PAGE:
VIETNAM — Vietnam has a population of roughly 95 million. Of its population, 84 million are non-poor, “64 million of which are economically secure,” meaning there is little risk of them dropping below the poverty line, according to the World Bank. This still leaves a significant amount of people in poverty. However, over the past couple of decades, improvements to trade have drastically reduced the poor in Vietnam.
Trade and Poverty Reduction in Vietnam
The connection between trade and poverty shows itself in many ways. For instance, there is a “causal relationship” between trade and economic growth. With this growth, the poor are often allowed to save and to invest in their work to then sell to a larger consumer base through the open market. Growth also means the national government can increase revenue, providing more money to spend on social programs and education. The poor can also benefit through access to new and cheaper goods.
In the 1980s, Vietnam had a per capita income of about $100 with an economy centered around agriculture. Since then, its per capita income has risen to $2,300 and its economy has become more production-oriented. Now, only 17 percent of Vietnam’s gross domestic product is agricultural, 39 percent comes from industries and the remaining 44 percent come from services. This shift took place as Vietnam transitioned into a market economy and opened its borders to more trade.
The statistics show that the connection between trade and poverty reduction in Vietnam has been felt across class lines. From “2002 to 2018, more than 45 million Vietnamese were lifted out of poverty” with poverty rates declining from more than 70 percent to less than 6 percent. Additionally, there was about a 13 percent decline in poverty among minority ethnic groups from 2014 to 2016.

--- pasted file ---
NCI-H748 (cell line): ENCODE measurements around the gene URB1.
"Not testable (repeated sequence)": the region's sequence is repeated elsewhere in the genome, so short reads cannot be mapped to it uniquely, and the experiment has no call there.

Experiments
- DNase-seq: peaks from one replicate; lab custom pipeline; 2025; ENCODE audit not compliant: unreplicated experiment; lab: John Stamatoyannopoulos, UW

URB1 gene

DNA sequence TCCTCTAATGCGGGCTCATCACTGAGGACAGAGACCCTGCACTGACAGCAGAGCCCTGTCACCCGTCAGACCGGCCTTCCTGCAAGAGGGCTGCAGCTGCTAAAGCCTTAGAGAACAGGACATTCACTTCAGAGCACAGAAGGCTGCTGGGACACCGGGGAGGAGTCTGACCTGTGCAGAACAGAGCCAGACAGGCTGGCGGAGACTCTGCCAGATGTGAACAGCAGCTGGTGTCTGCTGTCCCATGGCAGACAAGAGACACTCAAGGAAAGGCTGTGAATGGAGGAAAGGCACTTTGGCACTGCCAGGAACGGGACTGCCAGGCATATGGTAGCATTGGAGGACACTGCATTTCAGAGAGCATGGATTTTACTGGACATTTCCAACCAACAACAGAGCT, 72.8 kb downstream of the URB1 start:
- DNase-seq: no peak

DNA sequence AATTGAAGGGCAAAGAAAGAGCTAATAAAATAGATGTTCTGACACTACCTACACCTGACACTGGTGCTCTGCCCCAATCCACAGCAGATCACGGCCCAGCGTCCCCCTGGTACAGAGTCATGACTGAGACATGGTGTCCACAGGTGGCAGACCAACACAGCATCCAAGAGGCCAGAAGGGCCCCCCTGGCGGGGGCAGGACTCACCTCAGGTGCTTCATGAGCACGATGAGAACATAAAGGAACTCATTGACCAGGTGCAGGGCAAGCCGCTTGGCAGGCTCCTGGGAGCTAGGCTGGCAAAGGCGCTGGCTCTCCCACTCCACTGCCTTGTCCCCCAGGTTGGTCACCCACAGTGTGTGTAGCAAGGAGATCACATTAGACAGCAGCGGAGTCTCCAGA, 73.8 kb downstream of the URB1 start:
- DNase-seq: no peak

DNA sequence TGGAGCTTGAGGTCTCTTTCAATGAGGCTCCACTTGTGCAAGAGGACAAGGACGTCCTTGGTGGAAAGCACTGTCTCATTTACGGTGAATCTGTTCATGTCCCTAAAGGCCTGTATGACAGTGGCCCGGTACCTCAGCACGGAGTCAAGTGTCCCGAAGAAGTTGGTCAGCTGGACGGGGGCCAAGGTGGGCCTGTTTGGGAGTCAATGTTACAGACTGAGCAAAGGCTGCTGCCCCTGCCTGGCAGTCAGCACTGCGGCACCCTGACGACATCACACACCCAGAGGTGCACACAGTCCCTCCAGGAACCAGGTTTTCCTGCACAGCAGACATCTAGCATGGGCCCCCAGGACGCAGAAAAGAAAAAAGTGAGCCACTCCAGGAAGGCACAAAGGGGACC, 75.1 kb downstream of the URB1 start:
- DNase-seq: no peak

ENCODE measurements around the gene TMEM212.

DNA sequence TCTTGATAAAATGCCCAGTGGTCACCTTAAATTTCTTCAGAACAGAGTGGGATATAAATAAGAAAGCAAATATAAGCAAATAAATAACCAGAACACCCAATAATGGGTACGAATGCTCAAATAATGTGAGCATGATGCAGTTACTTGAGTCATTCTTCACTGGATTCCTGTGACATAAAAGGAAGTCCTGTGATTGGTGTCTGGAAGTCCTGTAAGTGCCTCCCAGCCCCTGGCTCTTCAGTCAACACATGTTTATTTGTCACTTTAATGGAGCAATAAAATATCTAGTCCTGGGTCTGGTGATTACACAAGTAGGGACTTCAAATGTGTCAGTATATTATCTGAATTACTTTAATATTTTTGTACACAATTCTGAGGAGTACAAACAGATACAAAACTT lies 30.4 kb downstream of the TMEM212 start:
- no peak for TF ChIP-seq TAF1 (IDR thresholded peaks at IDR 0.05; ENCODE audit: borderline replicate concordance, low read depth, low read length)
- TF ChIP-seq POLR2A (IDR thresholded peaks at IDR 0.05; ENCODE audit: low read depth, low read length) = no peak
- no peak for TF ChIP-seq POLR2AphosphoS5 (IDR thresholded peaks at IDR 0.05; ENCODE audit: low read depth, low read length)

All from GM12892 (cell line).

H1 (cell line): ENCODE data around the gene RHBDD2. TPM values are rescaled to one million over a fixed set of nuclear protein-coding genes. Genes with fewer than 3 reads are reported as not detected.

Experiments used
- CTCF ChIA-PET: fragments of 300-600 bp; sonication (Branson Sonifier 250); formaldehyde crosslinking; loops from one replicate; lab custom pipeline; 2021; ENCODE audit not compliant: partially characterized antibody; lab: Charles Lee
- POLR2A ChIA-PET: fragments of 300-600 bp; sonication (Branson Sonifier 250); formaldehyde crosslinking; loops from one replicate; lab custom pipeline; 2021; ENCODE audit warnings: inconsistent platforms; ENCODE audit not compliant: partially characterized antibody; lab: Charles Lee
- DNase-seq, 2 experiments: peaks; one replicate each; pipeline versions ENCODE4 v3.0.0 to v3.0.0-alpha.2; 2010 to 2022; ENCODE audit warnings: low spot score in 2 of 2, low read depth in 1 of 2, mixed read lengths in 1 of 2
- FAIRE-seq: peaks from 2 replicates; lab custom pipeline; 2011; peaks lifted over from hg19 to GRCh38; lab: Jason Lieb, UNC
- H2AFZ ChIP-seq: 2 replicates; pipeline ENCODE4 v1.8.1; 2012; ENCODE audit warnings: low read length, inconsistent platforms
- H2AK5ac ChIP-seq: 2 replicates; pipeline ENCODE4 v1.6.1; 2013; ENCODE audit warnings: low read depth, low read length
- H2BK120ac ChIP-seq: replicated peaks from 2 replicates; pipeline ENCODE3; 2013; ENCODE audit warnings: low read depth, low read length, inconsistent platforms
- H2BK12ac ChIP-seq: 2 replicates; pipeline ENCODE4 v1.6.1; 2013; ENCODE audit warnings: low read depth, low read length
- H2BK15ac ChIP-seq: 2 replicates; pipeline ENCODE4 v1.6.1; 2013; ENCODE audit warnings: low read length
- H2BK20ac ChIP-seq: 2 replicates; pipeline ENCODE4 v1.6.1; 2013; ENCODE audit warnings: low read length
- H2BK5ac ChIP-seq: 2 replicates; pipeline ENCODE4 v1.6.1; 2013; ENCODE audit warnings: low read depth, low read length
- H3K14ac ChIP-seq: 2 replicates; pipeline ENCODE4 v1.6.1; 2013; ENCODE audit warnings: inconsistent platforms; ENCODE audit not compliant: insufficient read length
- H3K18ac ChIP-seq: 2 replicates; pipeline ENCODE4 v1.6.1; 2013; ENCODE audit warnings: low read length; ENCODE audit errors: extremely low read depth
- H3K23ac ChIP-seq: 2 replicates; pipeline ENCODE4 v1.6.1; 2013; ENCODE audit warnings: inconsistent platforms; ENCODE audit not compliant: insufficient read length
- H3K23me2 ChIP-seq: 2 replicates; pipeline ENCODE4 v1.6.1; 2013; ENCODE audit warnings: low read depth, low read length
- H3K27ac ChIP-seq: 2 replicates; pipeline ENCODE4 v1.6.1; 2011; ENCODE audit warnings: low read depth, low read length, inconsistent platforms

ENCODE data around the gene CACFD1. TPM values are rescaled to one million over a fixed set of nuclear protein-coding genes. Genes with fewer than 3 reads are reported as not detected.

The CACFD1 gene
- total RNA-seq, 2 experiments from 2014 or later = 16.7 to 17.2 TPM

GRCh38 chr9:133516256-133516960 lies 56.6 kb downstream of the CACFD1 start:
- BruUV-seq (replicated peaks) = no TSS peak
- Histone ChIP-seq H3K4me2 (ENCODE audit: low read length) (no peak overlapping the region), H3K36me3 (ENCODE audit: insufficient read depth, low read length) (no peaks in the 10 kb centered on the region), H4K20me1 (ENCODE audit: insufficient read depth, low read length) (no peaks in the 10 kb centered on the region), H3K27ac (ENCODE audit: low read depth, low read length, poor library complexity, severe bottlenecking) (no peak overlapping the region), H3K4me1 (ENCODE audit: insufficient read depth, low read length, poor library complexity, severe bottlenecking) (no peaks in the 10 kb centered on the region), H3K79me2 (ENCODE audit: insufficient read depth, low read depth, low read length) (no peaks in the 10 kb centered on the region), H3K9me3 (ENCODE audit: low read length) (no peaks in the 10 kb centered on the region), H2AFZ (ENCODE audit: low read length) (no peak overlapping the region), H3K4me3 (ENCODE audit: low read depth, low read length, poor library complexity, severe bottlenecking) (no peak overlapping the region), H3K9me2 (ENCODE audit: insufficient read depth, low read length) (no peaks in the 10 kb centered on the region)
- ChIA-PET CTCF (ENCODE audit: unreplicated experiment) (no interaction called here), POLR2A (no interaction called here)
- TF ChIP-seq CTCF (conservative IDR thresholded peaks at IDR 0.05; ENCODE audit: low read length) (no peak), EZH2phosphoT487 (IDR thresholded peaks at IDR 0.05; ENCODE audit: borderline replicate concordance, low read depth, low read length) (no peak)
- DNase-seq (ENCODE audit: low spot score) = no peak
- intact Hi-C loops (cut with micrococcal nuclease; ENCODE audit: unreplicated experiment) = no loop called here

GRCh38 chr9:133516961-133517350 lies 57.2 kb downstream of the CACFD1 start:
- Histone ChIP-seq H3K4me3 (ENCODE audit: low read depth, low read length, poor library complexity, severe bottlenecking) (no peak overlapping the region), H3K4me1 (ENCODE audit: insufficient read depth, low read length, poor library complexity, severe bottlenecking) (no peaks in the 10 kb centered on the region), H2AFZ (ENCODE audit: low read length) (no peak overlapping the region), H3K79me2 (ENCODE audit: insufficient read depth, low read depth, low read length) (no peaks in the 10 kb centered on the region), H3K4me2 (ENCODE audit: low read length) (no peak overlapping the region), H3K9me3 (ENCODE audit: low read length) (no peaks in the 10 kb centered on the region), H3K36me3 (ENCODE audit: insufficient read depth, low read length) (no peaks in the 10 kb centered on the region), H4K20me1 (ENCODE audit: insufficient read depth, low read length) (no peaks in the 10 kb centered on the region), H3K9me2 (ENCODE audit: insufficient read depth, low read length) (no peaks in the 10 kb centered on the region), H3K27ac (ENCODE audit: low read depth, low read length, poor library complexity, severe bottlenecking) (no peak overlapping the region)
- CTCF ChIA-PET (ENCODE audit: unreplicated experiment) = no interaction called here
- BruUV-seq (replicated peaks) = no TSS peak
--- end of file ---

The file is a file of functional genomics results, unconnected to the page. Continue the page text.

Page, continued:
Poverty is decreasing in all regions of the country. At the same time, consumption is increasing across all welfare levels. Moreover, the risk of individuals falling below the poverty line and into extreme poverty has decreased. Also, the upward mobility for the poor in Vietnam has been increasing, showing that the country has gained a stronger middle class as well.
Troubles With Trade
To be sure, opening up to trade does not always benefit everyone. The importation of more goods means greater competition and thus less demand for some work. In the developing world, there is also the issue of the “race to the bottom” whereby countries and factories lower regulations and standards to cut production costs to attract buyers from abroad.
Certain parts of the population get left behind when a country’s development is primarily driven by the international market. As is the case in Vietnam, those living in remote areas often benefit the least from international trade. The mountainous regions make up 20 percent of its total population but 56 percent of the poor in Vietnam. Despite some improvement, ethnic minorities have also been struggling in the country, accounting for 73 percent of the poor population.
While the dynamic between trade and poverty reduction is not simplistic, the former can lead to the latter through targeted efforts. For instance, the World Trade Organization cites the need to reduce the costs of trade, as in reducing tariffs and other non-tariff costs and improve infrastructure to further integrate those living in remote areas into the supply chain. With this in mind, a more open and connected world can help reduce poverty everywhere.
– Scott Boyce